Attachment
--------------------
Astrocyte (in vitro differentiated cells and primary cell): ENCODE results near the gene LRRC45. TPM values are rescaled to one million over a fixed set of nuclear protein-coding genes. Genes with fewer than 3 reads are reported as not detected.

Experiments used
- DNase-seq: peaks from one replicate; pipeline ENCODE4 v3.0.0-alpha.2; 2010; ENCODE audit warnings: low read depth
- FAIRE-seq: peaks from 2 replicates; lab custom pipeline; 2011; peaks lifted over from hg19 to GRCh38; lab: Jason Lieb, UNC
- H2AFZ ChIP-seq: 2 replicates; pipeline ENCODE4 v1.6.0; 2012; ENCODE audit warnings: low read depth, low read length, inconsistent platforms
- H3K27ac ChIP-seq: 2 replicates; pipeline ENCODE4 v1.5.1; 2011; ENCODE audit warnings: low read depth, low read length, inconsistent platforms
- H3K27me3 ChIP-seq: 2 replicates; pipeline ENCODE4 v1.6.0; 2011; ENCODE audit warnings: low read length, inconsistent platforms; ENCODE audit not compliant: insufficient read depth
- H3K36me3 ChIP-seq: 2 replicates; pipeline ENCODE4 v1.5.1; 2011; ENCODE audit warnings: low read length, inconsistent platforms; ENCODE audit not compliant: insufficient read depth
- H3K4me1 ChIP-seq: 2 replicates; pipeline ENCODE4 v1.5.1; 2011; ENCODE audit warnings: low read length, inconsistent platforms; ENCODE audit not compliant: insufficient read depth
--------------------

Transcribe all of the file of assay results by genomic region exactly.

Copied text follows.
Astrocyte (in vitro differentiated cells and primary cell): ENCODE results near the gene LRRC45. TPM values are rescaled to one million over a fixed set of nuclear protein-coding genes. Genes with fewer than 3 reads are reported as not detected.

Experiments used
- DNase-seq: peaks from one replicate; pipeline ENCODE4 v3.0.0-alpha.2; 2010; ENCODE audit warnings: low read depth
- FAIRE-seq: peaks from 2 replicates; lab custom pipeline; 2011; peaks lifted over from hg19 to GRCh38; lab: Jason Lieb, UNC
- H2AFZ ChIP-seq: 2 replicates; pipeline ENCODE4 v1.6.0; 2012; ENCODE audit warnings: low read depth, low read length, inconsistent platforms
- H3K27ac ChIP-seq: 2 replicates; pipeline ENCODE4 v1.5.1; 2011; ENCODE audit warnings: low read depth, low read length, inconsistent platforms
- H3K27me3 ChIP-seq: 2 replicates; pipeline ENCODE4 v1.6.0; 2011; ENCODE audit warnings: low read length, inconsistent platforms; ENCODE audit not compliant: insufficient read depth
- H3K36me3 ChIP-seq: 2 replicates; pipeline ENCODE4 v1.5.1; 2011; ENCODE audit warnings: low read length, inconsistent platforms; ENCODE audit not compliant: insufficient read depth
- H3K4me1 ChIP-seq: 2 replicates; pipeline ENCODE4 v1.5.1; 2011; ENCODE audit warnings: low read length, inconsistent platforms; ENCODE audit not compliant: insufficient read depth